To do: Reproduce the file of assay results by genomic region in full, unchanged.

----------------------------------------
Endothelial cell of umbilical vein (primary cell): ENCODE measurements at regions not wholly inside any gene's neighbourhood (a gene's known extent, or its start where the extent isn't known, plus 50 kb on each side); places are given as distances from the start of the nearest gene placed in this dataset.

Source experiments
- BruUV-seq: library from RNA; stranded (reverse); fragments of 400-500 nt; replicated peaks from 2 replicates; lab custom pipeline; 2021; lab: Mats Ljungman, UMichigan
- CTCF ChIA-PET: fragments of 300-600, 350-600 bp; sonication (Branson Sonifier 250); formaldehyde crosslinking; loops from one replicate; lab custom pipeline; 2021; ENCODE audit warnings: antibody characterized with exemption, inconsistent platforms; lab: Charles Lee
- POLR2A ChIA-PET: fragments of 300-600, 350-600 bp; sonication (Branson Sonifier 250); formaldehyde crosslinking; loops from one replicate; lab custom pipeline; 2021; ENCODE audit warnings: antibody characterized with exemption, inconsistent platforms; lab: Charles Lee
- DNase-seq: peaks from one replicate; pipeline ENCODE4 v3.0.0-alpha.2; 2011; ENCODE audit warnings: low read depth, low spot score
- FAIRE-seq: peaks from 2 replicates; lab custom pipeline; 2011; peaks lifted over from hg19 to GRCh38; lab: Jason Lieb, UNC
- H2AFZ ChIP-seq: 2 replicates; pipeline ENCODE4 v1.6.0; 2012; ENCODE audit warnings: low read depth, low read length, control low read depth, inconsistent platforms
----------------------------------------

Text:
Endothelial cell of umbilical vein (primary cell): ENCODE measurements at regions not wholly inside any gene's neighbourhood (a gene's known extent, or its start where the extent isn't known, plus 50 kb on each side); places are given as distances from the start of the nearest gene placed in this dataset.

Source experiments
- BruUV-seq: library from RNA; stranded (reverse); fragments of 400-500 nt; replicated peaks from 2 replicates; lab custom pipeline; 2021; lab: Mats Ljungman, UMichigan
- CTCF ChIA-PET: fragments of 300-600, 350-600 bp; sonication (Branson Sonifier 250); formaldehyde crosslinking; loops from one replicate; lab custom pipeline; 2021; ENCODE audit warnings: antibody characterized with exemption, inconsistent platforms; lab: Charles Lee
- POLR2A ChIA-PET: fragments of 300-600, 350-600 bp; sonication (Branson Sonifier 250); formaldehyde crosslinking; loops from one replicate; lab custom pipeline; 2021; ENCODE audit warnings: antibody characterized with exemption, inconsistent platforms; lab: Charles Lee
- DNase-seq: peaks from one replicate; pipeline ENCODE4 v3.0.0-alpha.2; 2011; ENCODE audit warnings: low read depth, low spot score
- FAIRE-seq: peaks from 2 replicates; lab custom pipeline; 2011; peaks lifted over from hg19 to GRCh38; lab: Jason Lieb, UNC
- H2AFZ ChIP-seq: 2 replicates; pipeline ENCODE4 v1.6.0; 2012; ENCODE audit warnings: low read depth, low read length, control low read depth, inconsistent platforms